Written Assignment Unit 1 The case study of Fatima, who is a 30 year old single mother of 2 young children and works 50 hours a week in order to support and care for her family, demonstrates several psychological constructs including social norms, habits, delayed help seeking, quality of life and health outcomes. Although Fatima does not smoke, her choice of eating processed foods instead of fresh fruits and vegetables because of food costs, and avoiding seeing a doctor when she suffered from occasional chest pain and fatigue, have progressed to her diagnosis with hypertension at the hospital after she fainted one day. This paper will discuss health psychology and the biomedical model. It will also discuss the four main theoretical frameworks
& Wasson, J.H. (2001). Primary care physicians ' diagnostic, management, and referral practices for older persons and families affected by dementia. Research on Aging, 17 (2), 124-148. Fortune, A.E., & Reid, W.J. (1998). Clinical social work knowledge and skills.
Rhonda was a single mother to her sons for eight years. In 2008 she moved her sons to Rexburg, Idaho. Two years later she met her “Prince Charming”, Mark H. Thompson. They were married 2011 and resided in Woodville, Idaho for forty-five
Britany’s mom lived in Aurora, as she was not able to live in the same house as Geovonii, the five year old due to a court order. Britany was responsible for caring for her 5 year old brother. Her sister, Crystal and step-father, George had to be at work early in the morning.
Participants were 100 elderly successively admitted to a nursing home, within 1 week of admission and after 6 months. Data were gathered from medical and nursing records (medical and psychiatric history, ADL), interviews (MMSE, details for admission) and self-report instruments (GDS, BSI, WHOQOL-brief). Results exhibited that just 5.9% (n = 4) had relocated to the nursing home by their own will, 26.5% (n = 18) because they were isolated and 36.7% (n = 25) because they had no accessible caregiver. Twenty-six participants had an MMSE score >or= 18 and allowed to undertake complete evaluation. The scores of 20 of the 26 participants exceeded the cut-off on the GDS and five of the nine BSI subscales.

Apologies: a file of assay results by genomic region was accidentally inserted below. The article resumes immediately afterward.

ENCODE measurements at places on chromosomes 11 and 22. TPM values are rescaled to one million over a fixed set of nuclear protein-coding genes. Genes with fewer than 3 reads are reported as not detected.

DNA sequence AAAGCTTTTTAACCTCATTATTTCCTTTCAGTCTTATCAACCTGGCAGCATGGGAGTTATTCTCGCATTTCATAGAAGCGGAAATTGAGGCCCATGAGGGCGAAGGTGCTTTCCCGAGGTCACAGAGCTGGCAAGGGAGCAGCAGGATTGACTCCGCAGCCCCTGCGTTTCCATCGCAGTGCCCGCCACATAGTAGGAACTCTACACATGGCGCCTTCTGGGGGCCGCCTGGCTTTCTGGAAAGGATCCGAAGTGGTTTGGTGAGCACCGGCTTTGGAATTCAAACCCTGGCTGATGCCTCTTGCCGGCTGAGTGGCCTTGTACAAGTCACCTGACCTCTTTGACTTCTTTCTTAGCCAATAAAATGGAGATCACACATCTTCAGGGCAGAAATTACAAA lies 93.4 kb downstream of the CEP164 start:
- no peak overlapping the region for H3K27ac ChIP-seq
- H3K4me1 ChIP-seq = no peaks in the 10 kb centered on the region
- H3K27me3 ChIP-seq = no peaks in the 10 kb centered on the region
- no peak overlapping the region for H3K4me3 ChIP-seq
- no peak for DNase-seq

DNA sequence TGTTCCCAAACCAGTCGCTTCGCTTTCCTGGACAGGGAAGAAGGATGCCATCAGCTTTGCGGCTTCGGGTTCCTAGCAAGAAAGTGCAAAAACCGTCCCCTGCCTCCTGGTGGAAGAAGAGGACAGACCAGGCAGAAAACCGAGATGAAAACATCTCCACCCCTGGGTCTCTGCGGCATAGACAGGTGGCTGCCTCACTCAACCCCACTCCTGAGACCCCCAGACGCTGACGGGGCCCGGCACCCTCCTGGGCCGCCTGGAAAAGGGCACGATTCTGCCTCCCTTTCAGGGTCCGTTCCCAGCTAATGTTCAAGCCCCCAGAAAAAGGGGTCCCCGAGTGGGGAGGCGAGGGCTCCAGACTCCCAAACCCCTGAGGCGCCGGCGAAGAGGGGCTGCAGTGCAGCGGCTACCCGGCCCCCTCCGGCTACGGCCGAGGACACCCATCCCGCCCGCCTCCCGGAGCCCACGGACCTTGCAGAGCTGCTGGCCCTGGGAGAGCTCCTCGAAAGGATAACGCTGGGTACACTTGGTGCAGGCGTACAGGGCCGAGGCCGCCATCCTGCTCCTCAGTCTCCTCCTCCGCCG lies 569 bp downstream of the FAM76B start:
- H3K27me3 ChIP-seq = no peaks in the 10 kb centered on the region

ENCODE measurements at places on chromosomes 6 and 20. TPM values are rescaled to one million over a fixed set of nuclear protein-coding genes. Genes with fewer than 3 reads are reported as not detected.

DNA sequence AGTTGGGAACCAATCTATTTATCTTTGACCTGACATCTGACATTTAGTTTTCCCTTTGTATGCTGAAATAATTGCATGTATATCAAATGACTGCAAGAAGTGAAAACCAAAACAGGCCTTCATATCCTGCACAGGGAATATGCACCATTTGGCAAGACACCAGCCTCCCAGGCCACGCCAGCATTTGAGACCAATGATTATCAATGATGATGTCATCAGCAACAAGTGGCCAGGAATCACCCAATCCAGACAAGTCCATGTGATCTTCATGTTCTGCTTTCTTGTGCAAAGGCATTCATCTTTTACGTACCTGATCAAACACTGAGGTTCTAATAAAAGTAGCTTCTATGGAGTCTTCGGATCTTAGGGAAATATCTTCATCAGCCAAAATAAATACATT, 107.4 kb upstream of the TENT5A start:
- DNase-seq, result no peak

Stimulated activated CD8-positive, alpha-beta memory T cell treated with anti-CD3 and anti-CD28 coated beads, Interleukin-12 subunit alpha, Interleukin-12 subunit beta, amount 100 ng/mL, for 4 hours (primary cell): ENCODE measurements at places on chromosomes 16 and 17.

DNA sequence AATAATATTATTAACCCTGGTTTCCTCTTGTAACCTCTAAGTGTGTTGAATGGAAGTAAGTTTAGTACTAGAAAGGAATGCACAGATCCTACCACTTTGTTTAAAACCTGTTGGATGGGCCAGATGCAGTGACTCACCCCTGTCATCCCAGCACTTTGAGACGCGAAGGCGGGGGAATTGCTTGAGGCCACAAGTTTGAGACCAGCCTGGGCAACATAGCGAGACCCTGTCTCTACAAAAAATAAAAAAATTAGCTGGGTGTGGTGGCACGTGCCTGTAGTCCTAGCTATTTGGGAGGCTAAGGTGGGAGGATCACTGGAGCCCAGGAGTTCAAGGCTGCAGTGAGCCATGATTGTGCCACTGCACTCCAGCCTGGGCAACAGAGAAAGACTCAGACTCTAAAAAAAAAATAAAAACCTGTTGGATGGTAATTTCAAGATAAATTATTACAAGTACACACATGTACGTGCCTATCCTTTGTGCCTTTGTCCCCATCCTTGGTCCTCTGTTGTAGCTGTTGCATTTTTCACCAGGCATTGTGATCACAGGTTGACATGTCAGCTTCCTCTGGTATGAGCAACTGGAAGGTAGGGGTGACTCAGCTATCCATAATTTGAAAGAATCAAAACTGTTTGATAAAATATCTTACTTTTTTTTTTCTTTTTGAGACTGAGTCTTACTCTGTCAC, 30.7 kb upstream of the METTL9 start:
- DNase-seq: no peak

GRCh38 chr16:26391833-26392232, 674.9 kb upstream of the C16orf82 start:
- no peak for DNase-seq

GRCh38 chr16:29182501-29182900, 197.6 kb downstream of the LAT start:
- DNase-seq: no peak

She plans on keeping the medical card for the child after the adoption is finalized. Her annual income $103,000 total from State of Illinois Wages (Il Dept of Corrections) and Lakeland College (Part-time position). Her current employment is at the Illinois Dept of Corrections in the public service administrator as the health Care Unit Administrator. Her pervious employment for the last 20 years are as follows: 1985-1987, Wood River Township Hospital Nurses Aide- going to Nursing School; 1987-1992, Wood River Township Hospital-
SHIFT SHARE # 3 On February 10, 2018 at 0715, I was working my usually day shift at the mother and baby unit in credit valley hospital. I had 3 patients. The patient #1 was a new mom Gravida 1 Para 0, delivered (vaginal) on February 09 at 0107, she was having some difficulties feeding her baby.
Rehabilitation nurses, whether novice or expert, search for and use current evidence, and supportive technology to deliver optimal client and family-centered care (Stephanie, Kristen, Cynthia, Pamala, Jill, Wendy, Christine, David, 2015, p.35). According to the association of rehabilitation nurses, “the role of the nurse is to assist clients in adapting to an altered lifestyle while providing a therapeutic environment for client’s and their family’s development”. Rehabilitation nurses identify client and caregiver health and wellness needs, including facilitators and barriers to health improvement, and integrate community care services that manage chronic disease and support healthier time (Smeltzer, 2010)”. Health promotion through primary prevention, as well as preventing complications for those with existing disabilities is essential to the role of the rehabilitation nurse (ARN, 2014a,b). The rehabilitation staff nurse designs and implement treatment strategies that are based on scientific nursing theory related to self-care and promote physical, psychosocial, and spiritual health (ARN, 2014).